No Pecking Order
Robert D Brinsmead
Just a further point on why the historical Yashua bar nasha (name in Aramaic or native tongue at the time) was against the Messiah concept. It went deeper than a rejection of violence. It was a rejection of the hierarchical or vertical order of human relationships. When we stop to think about it, every creature in the natural animal order, functions through a pecking order of vertical relationships with the strong dominating, destroying or even eating those lower down the order. It works the same whether it be dogs, horses, cows or chickens. The group always structures itself with a pecking order. I noticed this when I was a child. Every cow in our herd had a place in the pecking order of the herd that was never contested, except when we brought a new cow into the heard. This started many head to head contests until the new cow found its place in the pecking order. If we got a new horse, you could hear them fighting all night until an adjusted pecking order was established. I was the youngest of a large young family who had a dog who responded to our call. But if there was a contest to call the dog, the dog instinctively obeyed whoever was more senior in ranks. If we younger kids were playing with the dog, no matter how much fun it was for the dog (hide and seek, ball playing, and all that), if my father called out or whistled for the dog, he would leave us like a shot and go to our father. There is always a pecking order in a pack of dogs.
But human relationships ( you shall love your neighbour as yourself) call for a horizontal order, and if this human order of mutual love prevails, it makes no distinction of age, wealth, education, race, religion or anything else. Love functions on a horizontal order of mutual acceptance and respect despite any diversity or differences.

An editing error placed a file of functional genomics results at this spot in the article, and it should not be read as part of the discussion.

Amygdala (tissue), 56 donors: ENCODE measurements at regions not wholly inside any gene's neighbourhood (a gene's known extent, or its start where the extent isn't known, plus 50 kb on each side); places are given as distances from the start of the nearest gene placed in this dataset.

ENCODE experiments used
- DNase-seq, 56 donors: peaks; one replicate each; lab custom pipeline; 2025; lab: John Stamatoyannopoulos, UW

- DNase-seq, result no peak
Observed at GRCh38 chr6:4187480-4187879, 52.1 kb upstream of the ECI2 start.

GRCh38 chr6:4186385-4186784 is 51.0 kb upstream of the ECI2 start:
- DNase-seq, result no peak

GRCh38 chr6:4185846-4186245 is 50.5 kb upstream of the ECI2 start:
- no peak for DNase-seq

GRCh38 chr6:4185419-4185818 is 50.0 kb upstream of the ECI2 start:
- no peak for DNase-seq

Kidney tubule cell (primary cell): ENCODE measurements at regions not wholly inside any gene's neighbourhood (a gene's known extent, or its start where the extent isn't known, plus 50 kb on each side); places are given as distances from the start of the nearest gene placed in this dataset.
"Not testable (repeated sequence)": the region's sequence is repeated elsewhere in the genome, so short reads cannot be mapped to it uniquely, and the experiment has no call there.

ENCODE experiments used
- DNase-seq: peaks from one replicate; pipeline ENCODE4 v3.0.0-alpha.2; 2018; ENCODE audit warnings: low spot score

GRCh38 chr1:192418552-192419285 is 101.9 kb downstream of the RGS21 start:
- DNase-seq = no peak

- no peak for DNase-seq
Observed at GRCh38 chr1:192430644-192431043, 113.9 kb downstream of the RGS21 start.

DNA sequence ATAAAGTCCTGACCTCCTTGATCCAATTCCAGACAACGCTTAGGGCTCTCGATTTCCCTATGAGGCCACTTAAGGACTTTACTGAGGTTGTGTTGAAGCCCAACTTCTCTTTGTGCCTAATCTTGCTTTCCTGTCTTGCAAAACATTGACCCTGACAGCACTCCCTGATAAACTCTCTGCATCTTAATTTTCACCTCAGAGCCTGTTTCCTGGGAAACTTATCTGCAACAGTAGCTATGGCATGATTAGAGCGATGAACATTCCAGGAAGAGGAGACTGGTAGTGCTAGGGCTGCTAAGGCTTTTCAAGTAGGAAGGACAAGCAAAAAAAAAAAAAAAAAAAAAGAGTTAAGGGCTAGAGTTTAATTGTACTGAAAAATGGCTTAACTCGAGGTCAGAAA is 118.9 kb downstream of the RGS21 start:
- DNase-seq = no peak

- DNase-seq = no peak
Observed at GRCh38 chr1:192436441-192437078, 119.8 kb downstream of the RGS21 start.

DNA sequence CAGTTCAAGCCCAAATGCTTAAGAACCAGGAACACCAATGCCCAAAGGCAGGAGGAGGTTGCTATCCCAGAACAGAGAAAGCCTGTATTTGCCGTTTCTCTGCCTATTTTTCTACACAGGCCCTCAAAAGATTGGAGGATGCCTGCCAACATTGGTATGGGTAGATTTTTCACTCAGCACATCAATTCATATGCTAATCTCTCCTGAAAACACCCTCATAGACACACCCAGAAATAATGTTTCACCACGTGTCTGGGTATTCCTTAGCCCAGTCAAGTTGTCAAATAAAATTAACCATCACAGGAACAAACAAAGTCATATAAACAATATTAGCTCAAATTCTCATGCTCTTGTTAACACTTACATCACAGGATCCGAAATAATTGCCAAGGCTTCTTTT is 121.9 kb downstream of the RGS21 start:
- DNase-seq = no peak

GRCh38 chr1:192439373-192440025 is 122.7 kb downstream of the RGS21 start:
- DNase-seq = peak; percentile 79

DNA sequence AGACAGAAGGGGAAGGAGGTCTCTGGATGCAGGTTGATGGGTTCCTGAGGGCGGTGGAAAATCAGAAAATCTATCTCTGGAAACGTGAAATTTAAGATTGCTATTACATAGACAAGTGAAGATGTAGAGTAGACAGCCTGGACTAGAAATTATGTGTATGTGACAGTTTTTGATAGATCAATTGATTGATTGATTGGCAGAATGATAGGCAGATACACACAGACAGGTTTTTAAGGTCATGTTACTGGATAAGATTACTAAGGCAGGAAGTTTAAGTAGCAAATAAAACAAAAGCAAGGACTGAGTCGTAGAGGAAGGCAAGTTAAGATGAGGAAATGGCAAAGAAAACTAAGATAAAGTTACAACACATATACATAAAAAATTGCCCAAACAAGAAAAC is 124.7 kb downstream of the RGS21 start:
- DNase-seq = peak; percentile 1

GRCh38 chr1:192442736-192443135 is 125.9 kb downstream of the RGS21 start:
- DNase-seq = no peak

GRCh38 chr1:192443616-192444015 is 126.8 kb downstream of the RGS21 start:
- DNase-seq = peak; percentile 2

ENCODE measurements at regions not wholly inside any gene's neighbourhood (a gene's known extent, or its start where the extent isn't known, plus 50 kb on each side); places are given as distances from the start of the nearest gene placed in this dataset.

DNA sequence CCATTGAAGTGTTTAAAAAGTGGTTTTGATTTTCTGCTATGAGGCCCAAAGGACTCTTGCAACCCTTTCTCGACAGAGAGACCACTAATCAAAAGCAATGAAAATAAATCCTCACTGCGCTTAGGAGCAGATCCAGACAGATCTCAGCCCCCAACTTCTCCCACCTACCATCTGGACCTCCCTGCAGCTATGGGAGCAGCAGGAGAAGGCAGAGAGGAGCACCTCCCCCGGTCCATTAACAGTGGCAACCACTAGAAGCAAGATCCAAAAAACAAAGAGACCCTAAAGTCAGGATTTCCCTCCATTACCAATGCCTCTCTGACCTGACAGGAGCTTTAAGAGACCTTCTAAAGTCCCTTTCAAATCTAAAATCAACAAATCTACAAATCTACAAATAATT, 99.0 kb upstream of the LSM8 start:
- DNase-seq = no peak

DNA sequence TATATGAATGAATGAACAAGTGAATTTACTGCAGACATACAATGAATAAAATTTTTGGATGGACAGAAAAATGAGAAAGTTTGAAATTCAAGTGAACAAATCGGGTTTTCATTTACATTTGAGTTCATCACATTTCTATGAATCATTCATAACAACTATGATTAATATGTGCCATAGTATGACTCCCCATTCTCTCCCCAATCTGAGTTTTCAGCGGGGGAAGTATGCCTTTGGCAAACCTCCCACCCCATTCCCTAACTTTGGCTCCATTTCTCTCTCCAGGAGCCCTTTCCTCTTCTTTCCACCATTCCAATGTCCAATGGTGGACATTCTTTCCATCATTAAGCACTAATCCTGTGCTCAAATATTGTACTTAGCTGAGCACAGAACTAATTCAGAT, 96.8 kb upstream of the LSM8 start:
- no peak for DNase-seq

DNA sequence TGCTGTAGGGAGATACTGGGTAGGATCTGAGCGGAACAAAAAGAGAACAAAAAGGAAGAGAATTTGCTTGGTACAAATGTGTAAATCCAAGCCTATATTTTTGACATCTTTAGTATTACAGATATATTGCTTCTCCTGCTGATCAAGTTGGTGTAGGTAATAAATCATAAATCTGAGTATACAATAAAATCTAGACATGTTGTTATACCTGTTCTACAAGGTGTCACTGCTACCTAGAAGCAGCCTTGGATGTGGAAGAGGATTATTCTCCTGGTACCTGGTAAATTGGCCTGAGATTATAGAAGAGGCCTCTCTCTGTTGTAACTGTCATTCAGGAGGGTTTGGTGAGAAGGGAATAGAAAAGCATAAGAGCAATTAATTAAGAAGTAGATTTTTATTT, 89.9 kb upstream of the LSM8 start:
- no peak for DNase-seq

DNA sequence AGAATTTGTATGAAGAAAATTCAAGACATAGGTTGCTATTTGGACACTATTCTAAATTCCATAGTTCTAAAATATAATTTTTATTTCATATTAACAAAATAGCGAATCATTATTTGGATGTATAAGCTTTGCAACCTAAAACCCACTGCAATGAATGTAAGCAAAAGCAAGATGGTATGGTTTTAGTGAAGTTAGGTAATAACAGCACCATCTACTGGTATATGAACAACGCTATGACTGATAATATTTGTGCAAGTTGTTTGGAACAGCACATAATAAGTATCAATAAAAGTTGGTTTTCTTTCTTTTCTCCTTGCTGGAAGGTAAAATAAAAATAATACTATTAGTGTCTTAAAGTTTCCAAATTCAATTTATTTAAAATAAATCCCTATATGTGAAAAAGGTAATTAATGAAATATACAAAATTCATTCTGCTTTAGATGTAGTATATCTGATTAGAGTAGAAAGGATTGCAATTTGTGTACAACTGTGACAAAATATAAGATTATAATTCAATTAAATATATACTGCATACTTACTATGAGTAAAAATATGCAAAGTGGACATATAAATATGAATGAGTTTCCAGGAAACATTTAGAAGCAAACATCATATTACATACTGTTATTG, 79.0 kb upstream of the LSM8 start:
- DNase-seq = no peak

From ancient times, society tended to create kings or some form of supreme leader at the top of what Disraeli called “the greasy pole.” In Egypt and many other cultures, the monarch was regarded as some kind of incarnation, or as the Hindus would say, an avatar of God. We see this exhibited in that remnant of Alexander’s empire, the Grecian Seleucid kingdom (what Daniel 11 calls “the king of the north”) based in Syria. There were four notable kings in this line: One was called (or called himself) Antiochus Magnus, another Antiochus Theos, another Antochus Soter, and if those titles meaning Great, God, Saviour were not enough, the most vile Ruler of them all called himself Antiochus Ephiphanes – meaning that he was the very epiphany of the Divine Person, a kind of Greek incarnation like the Christian incarnation of God in Jesus. But when we look at the Sermon on the Mount we see that Jesus rejected all this exclusivity of imputing the role of avatar to one supreme person who was at the top of some giant Amway pyramid. He simply said, “Ye (plural) are the light of the world”) and went on to show how all of us are equally called to be the incarnation or the avatar of God who is Unconditional Love.
So according to Jesus there can be no pecking order, no hierarchy, no pyramid of importance (much less domination and destruction of lesser mortals) in the kingdom of God. “Call no man your father…. All of you are brethren” with no superior or inferiors. This is a human order of mutually relating on a horizontal level, not loving down to someone (that’s patronizing) and not loving up to someone( idolatrous deference), which makes love impossible. No one is to be looked up to, and much less can claim to be uniquely or exclusively the avatar of God. Ghandi was right when he said, “I cannot ascribe exclusive divinity to Jesus. I should not care if it was proved by someone that the man called Jesus never lived, and that what was narrated in the Gospels was a figment of the writer’s imagination [some of it surely was]. For the Sermon on the Mount would still be true to me.” Gandhi was an avatar of God, that’s for sure! But a flawed avatar in this flawed created order.
Gandhi got what Christianity did not get, namely, that what is of supreme importance is what is said, not who is supposed to have said it. In Christian history, the Who was turned into the great Icon that effectively buried the What.